poem index

poems & poets

Search over 2,500 poet biographies, over 7,000 poems, as well as essays about poetry, and some of the most important books, anthologies, and textbooks about the art form ever written. To search by keyword, use the search bar above.

poems

poem

     S'io credesse che mia risposta fosse
     A persona che mai tornasse al mondo,
     Questa fiamma staria senza piu scosse.
     Ma perciocche giammai di questo fondo
     Non torno vivo alcun, s'i'odo il vero,
     Senza tema d'

2
poem

the business
man I shook
hands with
drinking local
whiskey at the
party Christmas
winter I mean non
religious for the
green
group where
his wife
donates her
hours bought
just bought
an old Victorian cheaper
than a

poem

You come to fetch me from my work to-night 
When supper's on the table, and we'll see 
If I can leave off burying the white 
Soft petals fallen from the apple tree. 
(Soft petals, yes, but not so barren quite, 
Mingled with these, smooth bean and wrinkled pea;) 
And

texts

text
from American Poets
2014

It’s hard to believe that 2014 is John Berryman’s centenary, in part because his best work is of such consummate strangeness that it seems to exist outside the confines of any period or style, and almost outside literary and historical time altogether.

We think of Berryman’s fellow Middle Generation poets—Robert Lowell, Robert Hayden, Elizabeth Bishop, and Randall Jarrell, among others, all born between 1910 and 1920—as very much products of their era, who all, in various ways, forged poetic styles that seemed especially reflective of the culture, politics, and vernacular of mid-twentieth century America. Lowell and Hayden were above all poets of personal and public memory, witnesses to the turbulence of their times who were canny in their ability to intermingle the topical with the historical. Bishop and Jarrell strove to perfect a limpid version of the American idiom—what Marianne Moore famously called a plain American English that cats and dogs can understand—that was at

text
Poetic Terms/Forms
2014

proverb: A terse didactic statement that embodies a general truth, the proverb is short and pithy, akin to the aphorism and the maxim, and draws attention to itself as a formal artistic entity. Folk and traditional proverbs are well-known expressions, usually the length of a simple sentence, that function in conversation. They are part of daily discourse. They also operate in educational situations and judicial proceedings. Proverbs take personal circumstances and embody them in impersonal form. Their meanings seem fixed, but depend on context, since texts are adapted to different situations. Proverbs are normative, consensual. The proverb simplifies a problem by naming and solving it with a traditional solution.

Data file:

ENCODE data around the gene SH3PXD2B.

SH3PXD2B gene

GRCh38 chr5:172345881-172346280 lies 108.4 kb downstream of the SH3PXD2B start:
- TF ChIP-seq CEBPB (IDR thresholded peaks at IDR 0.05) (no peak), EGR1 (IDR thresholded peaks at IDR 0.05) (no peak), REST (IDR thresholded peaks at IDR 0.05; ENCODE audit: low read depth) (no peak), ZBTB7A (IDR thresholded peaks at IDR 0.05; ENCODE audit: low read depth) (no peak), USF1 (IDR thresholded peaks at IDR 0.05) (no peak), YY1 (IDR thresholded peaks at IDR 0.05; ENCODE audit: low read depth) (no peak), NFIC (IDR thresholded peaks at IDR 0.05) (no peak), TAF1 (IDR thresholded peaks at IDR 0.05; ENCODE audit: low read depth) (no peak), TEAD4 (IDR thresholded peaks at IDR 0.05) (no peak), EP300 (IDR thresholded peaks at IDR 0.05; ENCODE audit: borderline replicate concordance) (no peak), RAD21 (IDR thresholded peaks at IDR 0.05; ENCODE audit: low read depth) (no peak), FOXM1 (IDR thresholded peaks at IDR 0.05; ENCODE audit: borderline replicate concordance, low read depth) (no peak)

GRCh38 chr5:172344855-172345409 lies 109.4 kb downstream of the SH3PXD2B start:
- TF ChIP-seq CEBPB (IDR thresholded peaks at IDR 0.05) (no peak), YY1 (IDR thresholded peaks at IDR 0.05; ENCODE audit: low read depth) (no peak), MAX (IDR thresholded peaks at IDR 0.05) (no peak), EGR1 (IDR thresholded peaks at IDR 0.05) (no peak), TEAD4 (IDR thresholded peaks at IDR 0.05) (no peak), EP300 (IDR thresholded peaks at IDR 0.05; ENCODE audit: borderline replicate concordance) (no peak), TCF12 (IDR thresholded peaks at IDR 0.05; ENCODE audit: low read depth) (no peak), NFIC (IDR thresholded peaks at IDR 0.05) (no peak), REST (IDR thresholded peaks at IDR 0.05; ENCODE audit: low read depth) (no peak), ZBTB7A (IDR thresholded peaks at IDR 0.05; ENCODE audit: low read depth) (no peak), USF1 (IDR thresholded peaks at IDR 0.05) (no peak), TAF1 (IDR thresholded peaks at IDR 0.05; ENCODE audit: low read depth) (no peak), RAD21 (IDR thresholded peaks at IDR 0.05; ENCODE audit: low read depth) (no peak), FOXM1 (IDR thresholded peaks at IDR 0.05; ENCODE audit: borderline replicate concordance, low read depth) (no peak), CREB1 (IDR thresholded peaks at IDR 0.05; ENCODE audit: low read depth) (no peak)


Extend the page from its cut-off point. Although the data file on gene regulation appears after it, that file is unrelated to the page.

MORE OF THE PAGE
The linguist Roman Jakobson called the proverb “the largest coded unit occurring in our speech and at the same time the shortest poetic composition.” Proverbs frequently employ traditional devices of poetry, such as balanced phrasing (“Out of sight, out of mind”) and

text
on Teaching Poetry
2014

One evening, after my course on Asian North American literature, I struck up a conversation with two students. One of them asked what else I was teaching that term, and I responded that I was teaching contemporary poetry. This produced quite a divergent response:

  “I would never take that class.”
  “I would love to take that class!”
  “No way. I hate poetry.”
  “What’s wrong with poetry?”
  “I don’t know. It doesn’t interest me. It’s just too difficult. I feel like I can’t get a handle on it. It’s harder to get what you need out of it.”
  “Really? I think it’s easier. There’s so many things you can talk about—tone, structure, imagery, style...What, are you interested in plot?”
  “Yeah, I guess so.”

Teachers of poetry will no doubt find this argument familiar. In Asian American literature, however, the student who dismissed poetry enjoys the backing of professional Asian American literary critics. Like my poetry-loathing student, Asian

books

book
Anthology
2015
Please Excuse This Poem, edited by Brett Fletcher Lauer and Lynn Melnick
book
Poetry Book
2015
I Must Be Living Twice by Eileen Myles
book
Poetry Book
1926
The Weary Blues by Langston Hughes